Putin rival Ksenia Sobchak insists she is not part of Kremlin plot
Critics say potential candidate is standing to lend legitimacy to Russia’s presidential election
Russian TV personality Ksenia Sobchak, who plans to stand in next year’s presidential election in opposition to Vladimir Putin. Photograph: Sergei Karpukhin/Reuters
“I have no political weight, and I haven’t earned the right to launch some kind of political programme or stand as a candidate,” said Ksenia Sobchak, in what might be the most tepid sentiment ever used to launch a presidential campaign.
Speaking after declaring she wants to run in Russia’s presidential election in March, Sobchak admitted she had little chance of winning and had no political party or programme except to act as a lightning rod for all those dissatisfied with the political order under the president, Vladimir Putin.
Putin has not yet officially announced his candidacy but is expected to stand and win easily. Sobchak described her entrance into the fray as a call to action, but it is seen by many as a Kremlin-backed spoiler move intended to inject a veneer of competition and legitimacy into the vote. The more radical opposition politician Alexei Navalny is likely to be kept off the ballot.
Sobchak (35) is the socialite daughter of Anatoly Sobchak, who was Putin’s boss as mayor of St Petersburg during the 1990s. In the 2000s, Sobchak became a reality television presenter but, since 2011, she has been active in politics, often criticising the authorities.
Sobchak said the elections were unfair, but it was important to use opportunities to express discontent, rather than simply stage a boycott.
“Any window of opportunity is important. If your hands are tied, you should swim with your legs. If your legs are tied, you should try to hold on to the edge of the boat with your teeth. We have to use every option,” she said.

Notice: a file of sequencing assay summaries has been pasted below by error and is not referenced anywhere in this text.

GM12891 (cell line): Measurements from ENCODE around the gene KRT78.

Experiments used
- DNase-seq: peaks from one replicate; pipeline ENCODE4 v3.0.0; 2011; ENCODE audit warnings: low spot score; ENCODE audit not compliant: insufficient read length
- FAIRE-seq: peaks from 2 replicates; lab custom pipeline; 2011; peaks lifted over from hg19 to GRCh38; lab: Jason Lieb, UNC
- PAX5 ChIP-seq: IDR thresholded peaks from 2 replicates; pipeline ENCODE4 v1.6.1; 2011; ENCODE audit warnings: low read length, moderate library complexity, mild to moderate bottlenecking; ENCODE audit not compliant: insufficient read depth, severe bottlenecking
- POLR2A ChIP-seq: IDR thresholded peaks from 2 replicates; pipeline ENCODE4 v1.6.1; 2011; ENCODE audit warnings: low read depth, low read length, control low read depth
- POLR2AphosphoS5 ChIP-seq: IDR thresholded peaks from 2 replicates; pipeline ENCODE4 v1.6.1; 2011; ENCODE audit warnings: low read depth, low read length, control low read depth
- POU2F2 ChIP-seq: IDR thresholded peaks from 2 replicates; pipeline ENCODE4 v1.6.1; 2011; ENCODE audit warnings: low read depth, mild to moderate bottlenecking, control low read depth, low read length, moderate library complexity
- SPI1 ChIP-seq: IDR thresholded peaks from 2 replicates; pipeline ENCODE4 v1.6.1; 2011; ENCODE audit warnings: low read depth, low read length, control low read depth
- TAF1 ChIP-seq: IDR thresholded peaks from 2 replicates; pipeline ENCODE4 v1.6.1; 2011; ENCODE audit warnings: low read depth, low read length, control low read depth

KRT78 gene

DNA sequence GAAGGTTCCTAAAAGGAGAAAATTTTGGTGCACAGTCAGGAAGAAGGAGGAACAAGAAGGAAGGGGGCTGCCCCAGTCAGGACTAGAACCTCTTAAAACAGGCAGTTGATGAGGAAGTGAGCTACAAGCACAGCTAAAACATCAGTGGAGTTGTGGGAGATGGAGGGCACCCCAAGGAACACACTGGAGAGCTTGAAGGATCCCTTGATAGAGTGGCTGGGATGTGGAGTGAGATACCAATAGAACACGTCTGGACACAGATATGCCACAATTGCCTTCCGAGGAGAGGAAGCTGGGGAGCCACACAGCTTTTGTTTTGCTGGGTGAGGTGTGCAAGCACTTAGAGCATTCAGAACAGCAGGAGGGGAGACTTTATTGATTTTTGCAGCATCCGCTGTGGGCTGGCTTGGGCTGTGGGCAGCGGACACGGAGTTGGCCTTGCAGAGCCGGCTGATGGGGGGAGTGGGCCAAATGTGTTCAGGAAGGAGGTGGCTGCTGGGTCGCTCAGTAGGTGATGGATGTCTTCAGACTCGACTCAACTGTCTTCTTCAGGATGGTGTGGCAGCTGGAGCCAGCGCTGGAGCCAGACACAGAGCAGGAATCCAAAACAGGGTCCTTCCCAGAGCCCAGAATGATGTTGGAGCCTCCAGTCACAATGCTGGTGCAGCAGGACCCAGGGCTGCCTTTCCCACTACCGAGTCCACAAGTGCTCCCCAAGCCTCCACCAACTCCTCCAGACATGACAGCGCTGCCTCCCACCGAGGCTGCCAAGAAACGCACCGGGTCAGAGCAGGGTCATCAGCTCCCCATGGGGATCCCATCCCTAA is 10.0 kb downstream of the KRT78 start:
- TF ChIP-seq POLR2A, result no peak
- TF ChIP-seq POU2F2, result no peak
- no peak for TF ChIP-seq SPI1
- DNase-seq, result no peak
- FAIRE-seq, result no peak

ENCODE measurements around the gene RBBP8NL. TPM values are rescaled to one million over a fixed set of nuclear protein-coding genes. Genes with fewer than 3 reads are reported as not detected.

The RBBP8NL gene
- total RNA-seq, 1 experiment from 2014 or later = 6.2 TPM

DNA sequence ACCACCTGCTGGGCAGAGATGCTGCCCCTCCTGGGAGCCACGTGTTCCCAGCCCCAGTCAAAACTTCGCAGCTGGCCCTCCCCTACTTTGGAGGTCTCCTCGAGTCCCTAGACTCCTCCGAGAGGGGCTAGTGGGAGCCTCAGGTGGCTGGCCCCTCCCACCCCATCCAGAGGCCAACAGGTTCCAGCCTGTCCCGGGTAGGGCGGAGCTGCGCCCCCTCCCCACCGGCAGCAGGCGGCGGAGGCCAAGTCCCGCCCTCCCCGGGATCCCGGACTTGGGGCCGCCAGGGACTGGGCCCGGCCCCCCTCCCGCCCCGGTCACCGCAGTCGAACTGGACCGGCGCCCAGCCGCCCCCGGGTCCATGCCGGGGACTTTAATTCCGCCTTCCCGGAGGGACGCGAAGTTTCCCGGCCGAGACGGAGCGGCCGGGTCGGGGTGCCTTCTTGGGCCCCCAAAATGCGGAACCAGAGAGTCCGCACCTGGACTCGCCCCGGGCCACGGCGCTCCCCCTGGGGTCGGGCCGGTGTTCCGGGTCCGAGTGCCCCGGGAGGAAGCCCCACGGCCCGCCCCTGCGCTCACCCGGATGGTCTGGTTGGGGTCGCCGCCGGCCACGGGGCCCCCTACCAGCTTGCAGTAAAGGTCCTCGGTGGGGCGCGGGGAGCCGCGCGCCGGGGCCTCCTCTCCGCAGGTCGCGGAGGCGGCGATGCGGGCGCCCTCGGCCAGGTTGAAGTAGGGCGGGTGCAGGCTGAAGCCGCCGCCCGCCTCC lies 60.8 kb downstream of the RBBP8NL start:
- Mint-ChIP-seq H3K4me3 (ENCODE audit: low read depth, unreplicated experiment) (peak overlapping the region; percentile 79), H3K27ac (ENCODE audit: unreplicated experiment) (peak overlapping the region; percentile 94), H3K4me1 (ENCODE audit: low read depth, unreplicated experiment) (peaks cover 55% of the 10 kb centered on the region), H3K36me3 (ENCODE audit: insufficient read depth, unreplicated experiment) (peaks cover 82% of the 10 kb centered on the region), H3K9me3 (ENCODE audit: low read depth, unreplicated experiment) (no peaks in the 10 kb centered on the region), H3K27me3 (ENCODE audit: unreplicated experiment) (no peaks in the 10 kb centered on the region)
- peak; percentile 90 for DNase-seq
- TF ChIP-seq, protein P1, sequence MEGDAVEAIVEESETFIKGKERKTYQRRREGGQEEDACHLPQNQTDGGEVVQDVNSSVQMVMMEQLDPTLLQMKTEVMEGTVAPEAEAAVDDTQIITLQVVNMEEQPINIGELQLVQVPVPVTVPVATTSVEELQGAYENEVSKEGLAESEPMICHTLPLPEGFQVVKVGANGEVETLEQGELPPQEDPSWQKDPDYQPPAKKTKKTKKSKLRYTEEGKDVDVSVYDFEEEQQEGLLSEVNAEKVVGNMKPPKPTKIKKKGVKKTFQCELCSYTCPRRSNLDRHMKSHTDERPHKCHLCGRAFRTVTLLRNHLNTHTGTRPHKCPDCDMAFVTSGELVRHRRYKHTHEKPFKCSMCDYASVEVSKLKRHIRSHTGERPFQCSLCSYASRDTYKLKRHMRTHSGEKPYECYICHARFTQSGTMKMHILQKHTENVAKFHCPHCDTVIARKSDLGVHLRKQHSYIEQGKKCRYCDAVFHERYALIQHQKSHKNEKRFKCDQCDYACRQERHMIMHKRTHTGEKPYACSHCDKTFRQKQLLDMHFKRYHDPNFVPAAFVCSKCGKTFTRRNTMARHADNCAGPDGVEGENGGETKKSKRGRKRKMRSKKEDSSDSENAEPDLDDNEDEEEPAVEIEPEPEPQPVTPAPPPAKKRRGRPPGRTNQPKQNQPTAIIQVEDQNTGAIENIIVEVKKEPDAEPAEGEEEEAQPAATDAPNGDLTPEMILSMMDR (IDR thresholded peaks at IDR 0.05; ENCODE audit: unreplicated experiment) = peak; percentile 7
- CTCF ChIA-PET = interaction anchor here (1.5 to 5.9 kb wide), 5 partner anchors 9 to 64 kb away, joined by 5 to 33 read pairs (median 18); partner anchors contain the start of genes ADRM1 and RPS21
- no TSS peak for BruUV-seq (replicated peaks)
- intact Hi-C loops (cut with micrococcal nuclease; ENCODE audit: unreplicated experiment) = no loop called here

In order to get on the ballot, Sobchak will need to collect 300,000 signatures in support from ordinary Russians, something she will struggle to accomplish at short notice without Kremlin support. Her candidacy recalls that of oligarch Mikhail Prokhorov, who stood against Putin in 2012 on a vaguely liberal platform and won 8 per cent of the vote. It was widely reported at the time that Prokhorov had been encouraged to run.
Sobchak admitted she met Putin recently, as part of an interview for a documentary she is making about her father, but said the president did not ask her to run, nor did she seek his permission. She merely informed him that she had decided to stand, she said. “I thought it was the right thing to tell him to his face that I plan to stand against him,” she said.
Few are convinced by this but, even if true, it seems Putin gave his approval to her planned candidacy. Before Sobchak had made her announcement, his spokesman Dmitry Peskov expressed a positive attitude about her potential participation, in sharp contrast to comments about Navalny or other opposition politicians.
Sobchak says the speculation is all a dastardly plot to discredit her: “The authorities have decided to suffocate me with affection. It’s a very clever tactic. They’re doing everything to make it look like we’re together.”
During the 2012 campaign, Prokhorov was extremely careful not to criticise Putin directly. Sobchak is at least a little more strident on that front: while she said she respected Putin as a person due to the relationship he had with her father, she pointed out she had been a sharp critic of his domestic and foreign policy since 2011. “I think he has brought the situation in the country to a stage of absolute decline and absurdity,” she said.
Navalny is currently serving the latest in a series of short jail terms he has received for calling people to attend “unsanctioned protests” as part of a presidential campaign he has mounted despite having little chance of getting on the ballot. He is barred from standing due to his criminal record, acquired in a case most observers believe was politically motivated.